We all carry around a lot of personal stuff these days, often small things that are easily dropped and seem to multiply like tribles—wallets, keys, cell phones, reading glasses, sunglasses, lip balm, sunscreen, garage door openers, etc. Lacking center consoles and sun visors, there just isn’t a good place on most motorcycles to keep this stuff at hand, so it tends to disappear into your luggage like spare change in a couch. What we need is a portable zippered pocket we can stick or mount in an easily accessed spot on the bike, like the inside of a windshield, on the handlebar or inside luggage lids. Make the pocket easy to remove when you want to bring everything with you off the bike (like a purse with a gender-neutral, utilitarian appearance), and just as easy to remount on any of your motorcycles when it’s time to ride.
Enter the motoPocket, a simple but rugged Cordura nylon pouch that comes in several shapes to fit inside the lids of top cases and saddlebags, inside windshields or on handlebars, or just about any place they’ll fit. All but the handlebar model attach using Velcro-like hook-and-loop fabric sewn to the back of the motoPocket so you can attach it onto strips or large pads of self-adhesive hook-and-loop stuck on the bike. Each motoPocket comes with the adhesive hook-and-loop pad or pads you need for one application; extra adhesive pads are available separately so you can stick the motoPocket to more than one place on the bike, or on multiple motorcycles. The handlebar motoPocket attaches with four hook-and-loop tabs (they’re specially designed for cruiser “T-bars,” but it will attach to anything you can loop the tabs around) and since it and the windshield motoPocket are for outside use they’re both waterproof.
For the inner side of long and skinny saddlebag lids, there’s a long and skinny motoPocket that attaches using wide strips of hook-and-loop, and for top case lids there’s an appropriately shaped one that adheres to a big pad. These non-waterproof luggage motoPockets come with either netting sides so you can see the contents, or solid Cordura for more durability and to keep skinny stuff like pens and screwdrivers from poking through. Get a netting one for one saddlebag and a solid one for the other. Installation is as simple as removing the backing from the adhesive pad or strips and applying them where you want to stick a motoPocket. A tool is provided for the large pads to help smooth them out. Let it cure for 24 hours and you’re good to go.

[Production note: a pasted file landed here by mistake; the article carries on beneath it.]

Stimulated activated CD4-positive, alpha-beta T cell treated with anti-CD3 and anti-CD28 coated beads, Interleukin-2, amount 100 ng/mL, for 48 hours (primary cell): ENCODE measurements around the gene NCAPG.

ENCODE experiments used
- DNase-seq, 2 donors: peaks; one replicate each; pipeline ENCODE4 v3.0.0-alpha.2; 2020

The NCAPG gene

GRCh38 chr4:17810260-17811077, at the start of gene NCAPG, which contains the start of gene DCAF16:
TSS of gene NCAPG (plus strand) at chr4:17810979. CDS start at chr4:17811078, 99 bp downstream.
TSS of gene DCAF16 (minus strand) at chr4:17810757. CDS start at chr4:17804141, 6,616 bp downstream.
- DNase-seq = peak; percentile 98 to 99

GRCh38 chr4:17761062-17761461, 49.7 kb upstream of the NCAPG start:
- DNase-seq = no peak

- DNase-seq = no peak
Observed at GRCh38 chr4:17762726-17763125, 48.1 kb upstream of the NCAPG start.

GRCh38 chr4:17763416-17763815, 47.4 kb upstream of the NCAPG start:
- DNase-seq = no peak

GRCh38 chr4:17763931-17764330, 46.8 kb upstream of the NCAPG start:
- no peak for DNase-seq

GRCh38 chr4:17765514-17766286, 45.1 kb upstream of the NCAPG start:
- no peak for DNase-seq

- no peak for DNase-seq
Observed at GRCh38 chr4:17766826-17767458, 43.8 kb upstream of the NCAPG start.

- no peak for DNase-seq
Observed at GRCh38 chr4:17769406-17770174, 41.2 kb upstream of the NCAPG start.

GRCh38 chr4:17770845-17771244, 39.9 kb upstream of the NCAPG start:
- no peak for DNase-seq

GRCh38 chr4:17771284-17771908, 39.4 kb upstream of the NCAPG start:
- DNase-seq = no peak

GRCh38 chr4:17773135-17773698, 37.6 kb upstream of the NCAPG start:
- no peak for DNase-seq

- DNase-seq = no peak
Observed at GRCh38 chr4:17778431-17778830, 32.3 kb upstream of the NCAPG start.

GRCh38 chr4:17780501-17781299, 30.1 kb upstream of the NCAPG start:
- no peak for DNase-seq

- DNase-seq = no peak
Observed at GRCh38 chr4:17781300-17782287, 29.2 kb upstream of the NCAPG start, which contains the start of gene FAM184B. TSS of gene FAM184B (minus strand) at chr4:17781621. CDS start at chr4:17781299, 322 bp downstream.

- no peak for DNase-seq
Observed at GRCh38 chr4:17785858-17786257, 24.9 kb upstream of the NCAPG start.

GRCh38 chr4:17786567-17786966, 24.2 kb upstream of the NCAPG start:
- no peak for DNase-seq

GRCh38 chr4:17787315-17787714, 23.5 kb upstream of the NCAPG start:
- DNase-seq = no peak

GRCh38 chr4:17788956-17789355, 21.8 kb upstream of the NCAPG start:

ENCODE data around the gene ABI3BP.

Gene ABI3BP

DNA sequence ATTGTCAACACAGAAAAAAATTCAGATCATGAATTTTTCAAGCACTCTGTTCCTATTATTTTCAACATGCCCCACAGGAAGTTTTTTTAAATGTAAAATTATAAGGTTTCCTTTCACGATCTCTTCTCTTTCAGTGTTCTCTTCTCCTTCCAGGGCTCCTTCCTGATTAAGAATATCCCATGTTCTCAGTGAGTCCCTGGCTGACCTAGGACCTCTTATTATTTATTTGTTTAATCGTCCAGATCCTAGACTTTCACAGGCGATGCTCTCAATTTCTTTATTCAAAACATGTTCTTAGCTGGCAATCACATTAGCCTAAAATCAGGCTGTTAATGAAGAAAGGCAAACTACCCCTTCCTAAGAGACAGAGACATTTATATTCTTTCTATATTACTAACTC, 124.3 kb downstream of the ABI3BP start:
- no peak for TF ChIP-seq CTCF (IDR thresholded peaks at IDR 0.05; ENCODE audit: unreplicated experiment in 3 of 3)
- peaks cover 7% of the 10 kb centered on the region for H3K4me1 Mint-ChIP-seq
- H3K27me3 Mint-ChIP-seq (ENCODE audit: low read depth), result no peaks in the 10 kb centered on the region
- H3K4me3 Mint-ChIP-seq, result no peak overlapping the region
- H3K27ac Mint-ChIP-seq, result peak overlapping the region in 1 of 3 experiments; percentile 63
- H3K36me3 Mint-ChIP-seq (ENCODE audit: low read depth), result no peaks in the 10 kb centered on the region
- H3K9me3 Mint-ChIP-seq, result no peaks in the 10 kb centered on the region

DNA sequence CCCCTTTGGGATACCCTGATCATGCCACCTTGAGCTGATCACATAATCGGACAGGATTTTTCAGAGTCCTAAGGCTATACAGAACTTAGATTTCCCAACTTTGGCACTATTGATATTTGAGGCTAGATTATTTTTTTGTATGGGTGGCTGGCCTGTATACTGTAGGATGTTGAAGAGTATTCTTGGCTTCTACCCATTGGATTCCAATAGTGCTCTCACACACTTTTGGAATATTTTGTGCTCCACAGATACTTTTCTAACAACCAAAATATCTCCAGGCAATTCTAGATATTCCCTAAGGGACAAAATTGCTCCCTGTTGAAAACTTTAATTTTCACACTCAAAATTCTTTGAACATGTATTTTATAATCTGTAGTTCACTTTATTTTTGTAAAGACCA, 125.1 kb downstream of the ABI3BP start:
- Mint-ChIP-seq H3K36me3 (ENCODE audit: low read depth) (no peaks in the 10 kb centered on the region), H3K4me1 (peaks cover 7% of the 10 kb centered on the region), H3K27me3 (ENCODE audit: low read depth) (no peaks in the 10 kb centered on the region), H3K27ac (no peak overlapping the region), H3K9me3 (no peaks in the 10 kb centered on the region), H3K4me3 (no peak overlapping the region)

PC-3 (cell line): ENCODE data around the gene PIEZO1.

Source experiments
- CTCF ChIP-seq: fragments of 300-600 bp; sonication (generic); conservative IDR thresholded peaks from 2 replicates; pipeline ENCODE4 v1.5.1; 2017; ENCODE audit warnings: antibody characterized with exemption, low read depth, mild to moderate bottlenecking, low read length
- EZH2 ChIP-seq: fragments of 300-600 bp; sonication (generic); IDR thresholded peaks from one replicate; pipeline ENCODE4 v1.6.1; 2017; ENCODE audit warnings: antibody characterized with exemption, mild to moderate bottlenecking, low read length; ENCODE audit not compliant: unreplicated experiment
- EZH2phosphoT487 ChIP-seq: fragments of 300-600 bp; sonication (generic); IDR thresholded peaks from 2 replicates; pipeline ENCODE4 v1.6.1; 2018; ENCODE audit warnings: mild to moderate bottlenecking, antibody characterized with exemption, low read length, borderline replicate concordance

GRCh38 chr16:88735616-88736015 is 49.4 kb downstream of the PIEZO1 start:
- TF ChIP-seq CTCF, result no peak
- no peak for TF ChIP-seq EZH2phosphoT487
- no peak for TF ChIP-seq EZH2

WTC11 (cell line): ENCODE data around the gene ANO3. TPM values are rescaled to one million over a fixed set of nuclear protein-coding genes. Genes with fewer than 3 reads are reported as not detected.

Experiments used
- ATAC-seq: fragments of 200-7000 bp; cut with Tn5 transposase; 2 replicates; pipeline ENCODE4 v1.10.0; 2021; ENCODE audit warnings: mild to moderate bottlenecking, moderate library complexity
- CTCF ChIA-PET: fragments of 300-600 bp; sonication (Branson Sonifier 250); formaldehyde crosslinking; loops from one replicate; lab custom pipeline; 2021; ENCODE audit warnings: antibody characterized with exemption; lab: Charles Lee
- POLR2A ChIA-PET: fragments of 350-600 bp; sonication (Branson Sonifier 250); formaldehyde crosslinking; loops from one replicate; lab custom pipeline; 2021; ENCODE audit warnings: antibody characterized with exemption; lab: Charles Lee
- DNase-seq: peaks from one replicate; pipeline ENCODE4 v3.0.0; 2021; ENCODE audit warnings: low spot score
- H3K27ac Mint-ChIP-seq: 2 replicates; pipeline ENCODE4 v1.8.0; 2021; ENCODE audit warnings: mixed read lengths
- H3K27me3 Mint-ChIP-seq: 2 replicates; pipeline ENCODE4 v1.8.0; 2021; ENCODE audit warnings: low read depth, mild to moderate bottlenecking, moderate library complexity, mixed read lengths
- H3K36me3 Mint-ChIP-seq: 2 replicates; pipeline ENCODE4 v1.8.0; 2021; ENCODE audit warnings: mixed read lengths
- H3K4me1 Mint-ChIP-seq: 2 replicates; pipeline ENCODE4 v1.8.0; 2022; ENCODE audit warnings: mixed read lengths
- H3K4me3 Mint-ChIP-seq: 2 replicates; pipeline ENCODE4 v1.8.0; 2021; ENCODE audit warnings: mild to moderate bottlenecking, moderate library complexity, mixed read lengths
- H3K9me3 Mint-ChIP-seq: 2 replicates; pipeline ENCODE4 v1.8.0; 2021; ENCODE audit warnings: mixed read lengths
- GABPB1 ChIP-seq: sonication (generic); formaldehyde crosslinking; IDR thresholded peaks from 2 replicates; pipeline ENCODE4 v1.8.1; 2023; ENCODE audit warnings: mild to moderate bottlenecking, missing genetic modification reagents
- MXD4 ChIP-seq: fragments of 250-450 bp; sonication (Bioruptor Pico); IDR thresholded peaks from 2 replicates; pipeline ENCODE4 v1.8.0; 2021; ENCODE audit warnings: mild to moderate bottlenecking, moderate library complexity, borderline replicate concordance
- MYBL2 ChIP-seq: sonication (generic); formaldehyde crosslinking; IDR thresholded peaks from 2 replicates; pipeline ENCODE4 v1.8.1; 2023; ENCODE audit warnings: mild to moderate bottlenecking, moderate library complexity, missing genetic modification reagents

The adhesive is one of 3M’s strongest, which Bob Allen, founder of Adventure Pockets, says was originally intended for ocean-going stand-up paddleboards and the inside of motorcycle windshields. He has samples in his backyard that have had continuous exposure to the sun and a sprinkler system for almost two years now and the pads are still secure. Removing the larger pads can be done with a pair of pliers followed up with 3M adhesive remover. Adventure Pockets hasn’t tested the adhesive on painted surfaces; probably not a good idea if want to remove it eventually.
Adventure Pockets sent enough motoPockets to completely outfit a full set of luggage, handlebars and windshield (ranging in price from $35.95-$45.95 each). The saddlebag pockets unzip ¾ of the way around and measure 15 x 7 inches, and the top case pocket is 10 x 8. Both have double zipper pulls and will hold about 2-3 inches worth of stuff in thickness. I keep my Cycle Pump and accessories in the top case motoPocket so it isn’t constantly bouncing around in the bottom of the case, and the saddlebag pockets are perfect for travel odds and ends. I strapped the handlebar bag to the side of my luggage rack. The only one I didn’t try was the windshield bag. I like being able to peel them off when they aren’t needed, or to take them inside a restaurant full of stuff.
The trouble with stuff, like the trouble with tribles, is that it multiplies and disappears. Go on, get organized—get a motoPocket.
For more information call (209) 498-3206 or visit adventurepockets.com.